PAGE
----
Gender diversity and inclusion in the workplace: an interview with Joanne Lockwood
How can organisations increase the level of gender diversity and inclusion in the workplace? We had a chat with Joanne Lockwood, Inclusion and Belonging Specialist.
Joanne Lockwood is the founder and CEO of SEE Change Happen, a Diversity, Inclusion & Belonging Practice specialising in providing Transgender Awareness and support to organisations and businesses. We had a chat with Joanne to learn about her work, and how she’s helping organisations increase the level of gender diversity and inclusion in the workplace.
Joanne is regularly hired by companies to help train and educate them about diversity and inclusion. And while progress can feel slow at times, she’s optimistic about the future.
Organisations of all sizes are waking up to the fact that diverse teams perform way better, and the demand for expertise around these issues is quickly increasing. Still, there are some common misconceptions about what it means to work proactively with diversity and inclusion in the workplace.
“One common mistake is that people want a quick fix. But that’s not how it works. Inclusion is a mindset and awareness that needs to be present in every part of the organisation, from how job ads are written and who the very first hire is, to who’s on the board and who gets promoted,” says Joanne.
However, she says, the focus on inclusion is no longer an issue that can be dodged. It’s become clear that companies that do so will eventually become obsolete.
“Diversity and Inclusion are becoming hygiene factors. Not only because it’s the only decent way to work, but also because diverse and inclusive organisations yield the best ROI for their investors. D&I are already among the tick boxes in IPO processes and many tenders, with these issues very much on the radar of both investors and consumers.”
The keyword is “belonging”
So, how can you know if your company is inclusive or not? Joanne stresses that diversity is not a numbers game. It’s not just about hiring a certain percentage of people from different groups; it’s about what roles people play in your company. And even more importantly, Joanne argues, it’s about how people feel working in your organisation.
“Unfortunately, there’s a lot of performative inclusion and diversity efforts going on. But if the people you recruit don’t feel like they belong in your organisation, but are just there to fill a quota, you’ve achieved nothing.”
And as we like to point out here at Eletive, the only way to know how people feel is to ask them. Joanne agrees. She stresses the importance of regular pulse surveys, but also the importance of taking action on the results of the surveys.
“People don’t get ‘survey fatigue’. They get ‘lack of action fatigue’”
“Employee engagement surveys are an important tool that allows you to check in with your employees and ask how they’re doing. I believe that people are more than happy to answer surveys very often, if they feel their answers have an impact. People don’t get ‘survey fatigue’. They get ‘lack of action fatigue’”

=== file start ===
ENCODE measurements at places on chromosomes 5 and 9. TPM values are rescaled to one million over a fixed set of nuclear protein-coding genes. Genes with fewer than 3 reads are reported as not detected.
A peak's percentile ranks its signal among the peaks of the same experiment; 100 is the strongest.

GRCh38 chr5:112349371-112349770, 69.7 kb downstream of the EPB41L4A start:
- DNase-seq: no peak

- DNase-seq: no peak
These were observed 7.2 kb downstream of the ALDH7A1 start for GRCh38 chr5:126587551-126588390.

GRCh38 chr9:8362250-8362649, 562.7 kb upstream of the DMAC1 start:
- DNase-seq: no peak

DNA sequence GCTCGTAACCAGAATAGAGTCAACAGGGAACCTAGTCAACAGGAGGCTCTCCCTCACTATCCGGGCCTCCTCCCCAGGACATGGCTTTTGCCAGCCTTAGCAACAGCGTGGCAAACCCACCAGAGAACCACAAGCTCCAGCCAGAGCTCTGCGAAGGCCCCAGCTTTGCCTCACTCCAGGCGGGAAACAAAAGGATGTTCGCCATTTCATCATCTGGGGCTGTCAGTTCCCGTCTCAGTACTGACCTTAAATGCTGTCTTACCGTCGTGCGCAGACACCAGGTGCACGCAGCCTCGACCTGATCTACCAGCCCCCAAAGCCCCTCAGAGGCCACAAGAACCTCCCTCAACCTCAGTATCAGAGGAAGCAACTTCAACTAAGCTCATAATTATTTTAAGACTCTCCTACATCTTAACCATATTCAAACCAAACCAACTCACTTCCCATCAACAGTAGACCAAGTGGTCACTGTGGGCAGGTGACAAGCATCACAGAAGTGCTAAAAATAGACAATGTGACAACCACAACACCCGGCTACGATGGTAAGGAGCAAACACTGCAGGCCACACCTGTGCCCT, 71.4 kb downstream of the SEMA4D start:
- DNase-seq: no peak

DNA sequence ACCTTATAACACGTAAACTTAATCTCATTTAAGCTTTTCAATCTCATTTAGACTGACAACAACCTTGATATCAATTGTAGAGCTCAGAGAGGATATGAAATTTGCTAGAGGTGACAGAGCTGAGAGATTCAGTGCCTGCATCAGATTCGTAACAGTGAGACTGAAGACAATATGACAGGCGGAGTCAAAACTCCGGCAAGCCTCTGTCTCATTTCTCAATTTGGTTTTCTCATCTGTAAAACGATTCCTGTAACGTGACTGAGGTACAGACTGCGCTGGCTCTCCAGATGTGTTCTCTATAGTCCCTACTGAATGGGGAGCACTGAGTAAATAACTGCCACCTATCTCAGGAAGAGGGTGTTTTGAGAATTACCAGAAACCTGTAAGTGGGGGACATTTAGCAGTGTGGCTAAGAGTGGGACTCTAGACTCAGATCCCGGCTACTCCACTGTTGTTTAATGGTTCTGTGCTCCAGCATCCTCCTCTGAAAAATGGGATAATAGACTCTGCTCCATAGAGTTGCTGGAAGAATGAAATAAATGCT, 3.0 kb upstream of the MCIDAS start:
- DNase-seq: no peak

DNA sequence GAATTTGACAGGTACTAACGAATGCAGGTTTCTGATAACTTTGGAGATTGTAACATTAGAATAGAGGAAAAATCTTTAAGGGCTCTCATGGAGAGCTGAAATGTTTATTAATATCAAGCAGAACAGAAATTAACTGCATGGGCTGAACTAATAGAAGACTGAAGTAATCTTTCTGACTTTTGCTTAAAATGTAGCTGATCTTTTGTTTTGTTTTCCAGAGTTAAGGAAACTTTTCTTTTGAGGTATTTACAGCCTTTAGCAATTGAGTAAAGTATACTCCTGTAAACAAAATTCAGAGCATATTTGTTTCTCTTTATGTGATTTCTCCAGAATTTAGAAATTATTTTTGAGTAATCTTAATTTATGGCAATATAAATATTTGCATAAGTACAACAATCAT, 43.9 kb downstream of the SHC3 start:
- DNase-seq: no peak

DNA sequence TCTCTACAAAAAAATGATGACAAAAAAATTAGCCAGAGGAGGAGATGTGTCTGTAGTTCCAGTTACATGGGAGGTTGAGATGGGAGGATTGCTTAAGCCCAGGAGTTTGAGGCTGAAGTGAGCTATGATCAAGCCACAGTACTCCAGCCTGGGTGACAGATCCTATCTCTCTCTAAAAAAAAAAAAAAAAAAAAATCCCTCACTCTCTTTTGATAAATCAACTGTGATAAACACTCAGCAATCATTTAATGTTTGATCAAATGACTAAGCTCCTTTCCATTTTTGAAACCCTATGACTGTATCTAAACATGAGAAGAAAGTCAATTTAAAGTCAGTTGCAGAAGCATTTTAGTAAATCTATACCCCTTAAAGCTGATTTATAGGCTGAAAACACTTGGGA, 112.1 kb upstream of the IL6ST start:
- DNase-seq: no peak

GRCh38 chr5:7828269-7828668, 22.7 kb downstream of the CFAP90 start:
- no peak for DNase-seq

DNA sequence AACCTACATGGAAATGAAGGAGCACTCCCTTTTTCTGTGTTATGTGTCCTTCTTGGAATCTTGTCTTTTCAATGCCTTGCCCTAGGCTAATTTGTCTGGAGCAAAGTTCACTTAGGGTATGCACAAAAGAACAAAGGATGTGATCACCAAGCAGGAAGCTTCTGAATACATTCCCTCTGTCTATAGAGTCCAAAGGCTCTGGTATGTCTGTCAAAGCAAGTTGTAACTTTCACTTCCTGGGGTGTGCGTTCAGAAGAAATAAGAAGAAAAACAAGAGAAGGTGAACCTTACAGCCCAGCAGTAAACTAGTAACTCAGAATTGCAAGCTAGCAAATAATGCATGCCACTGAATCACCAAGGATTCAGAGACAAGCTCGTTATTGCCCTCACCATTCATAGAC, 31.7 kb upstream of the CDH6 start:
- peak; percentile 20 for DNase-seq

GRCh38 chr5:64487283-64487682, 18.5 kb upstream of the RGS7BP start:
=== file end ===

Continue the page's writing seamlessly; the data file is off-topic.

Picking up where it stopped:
Don’t “hire yourself”
Joanne points out that an inclusive mindset needs to be present from the very beginning, and this is where many startups make a big and potentially very costly mistake.
“When starting a business, it’s tempting to hire people who resemble yourself. It’s easy, it’s frictionless, and you feel like you ‘get each other’. The problem is that you will quickly build yourself into a homogenous company culture that becomes very difficult to reverse. This is why you need to aim for your first hire to be your opposite.”
The power of inclusion is that it's the only way you can stay relevant and representative of the marketplace.
One thing that inevitably happens when you fail to recruit a diverse team, is that you end up with plenty of blind spots that can seriously damage your business.
“A lot of big brands thought they were immune to this, that they were too big to fail. But now we see these old monolithic structures crumble and become outdated due to their lack of representation – which inevitably means a corresponding lack of insight,” says Joanne.
Gender diversity and inclusion in the workplace – a checklist
While mindset is the most important thing, a number of actions can help you make sure your organisation is on the right track. Joanne recommends at least having the following points in check:
Adopt a board diversity program
Use inclusive hiring techniques
Ensure you create an equitable and accessible candidate experience
Develop, Implement and Communicate your D&I playbook and seek buy-in
Use employee engagement surveys and 360 surveys to check in frequently with your team - and most importantly action the insights you gather
Engage external consultants to be that “critical friend” who sees what you may be blind to
Make D&I a priority at the board level, and make sure you have a Diversity Program in place for not only the board but at all leadership tiers in your organisation
Allocate sufficient budget – don’t rely on volunteering and goodwill
Recommended reading: The Future of Work and Workplace Culture with NELLIE HAYAT
How Eletive can help
Eletive is a modern People Success Platform that helps you increase engagement, performance, and self-leadership in your organisation.
With our science-based battery of employee survey questions, specific questions about diversity and inclusion, and your own customised survey questions, you can monitor culture and employee experience in your company – and track progress. Our 360 surveys can also help you understand the employee experience better, and develop an inclusive culture.